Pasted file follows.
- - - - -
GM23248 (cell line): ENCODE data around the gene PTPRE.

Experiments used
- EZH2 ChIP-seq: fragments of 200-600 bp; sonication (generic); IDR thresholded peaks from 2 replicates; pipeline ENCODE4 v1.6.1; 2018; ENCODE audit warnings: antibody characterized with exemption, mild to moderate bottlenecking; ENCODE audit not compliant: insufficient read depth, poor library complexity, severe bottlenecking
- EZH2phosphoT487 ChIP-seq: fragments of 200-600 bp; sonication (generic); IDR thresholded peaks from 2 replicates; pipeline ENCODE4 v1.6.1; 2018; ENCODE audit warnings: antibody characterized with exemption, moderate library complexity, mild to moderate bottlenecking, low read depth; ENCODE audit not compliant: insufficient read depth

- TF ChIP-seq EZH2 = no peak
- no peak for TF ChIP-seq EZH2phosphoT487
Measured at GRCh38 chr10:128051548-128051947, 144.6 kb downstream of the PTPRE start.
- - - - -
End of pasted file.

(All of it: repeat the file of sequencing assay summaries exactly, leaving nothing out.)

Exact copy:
GM23248 (cell line): ENCODE data around the gene PTPRE.

Experiments used
- EZH2 ChIP-seq: fragments of 200-600 bp; sonication (generic); IDR thresholded peaks from 2 replicates; pipeline ENCODE4 v1.6.1; 2018; ENCODE audit warnings: antibody characterized with exemption, mild to moderate bottlenecking; ENCODE audit not compliant: insufficient read depth, poor library complexity, severe bottlenecking
- EZH2phosphoT487 ChIP-seq: fragments of 200-600 bp; sonication (generic); IDR thresholded peaks from 2 replicates; pipeline ENCODE4 v1.6.1; 2018; ENCODE audit warnings: antibody characterized with exemption, moderate library complexity, mild to moderate bottlenecking, low read depth; ENCODE audit not compliant: insufficient read depth

- TF ChIP-seq EZH2 = no peak
- no peak for TF ChIP-seq EZH2phosphoT487
Measured at GRCh38 chr10:128051548-128051947, 144.6 kb downstream of the PTPRE start.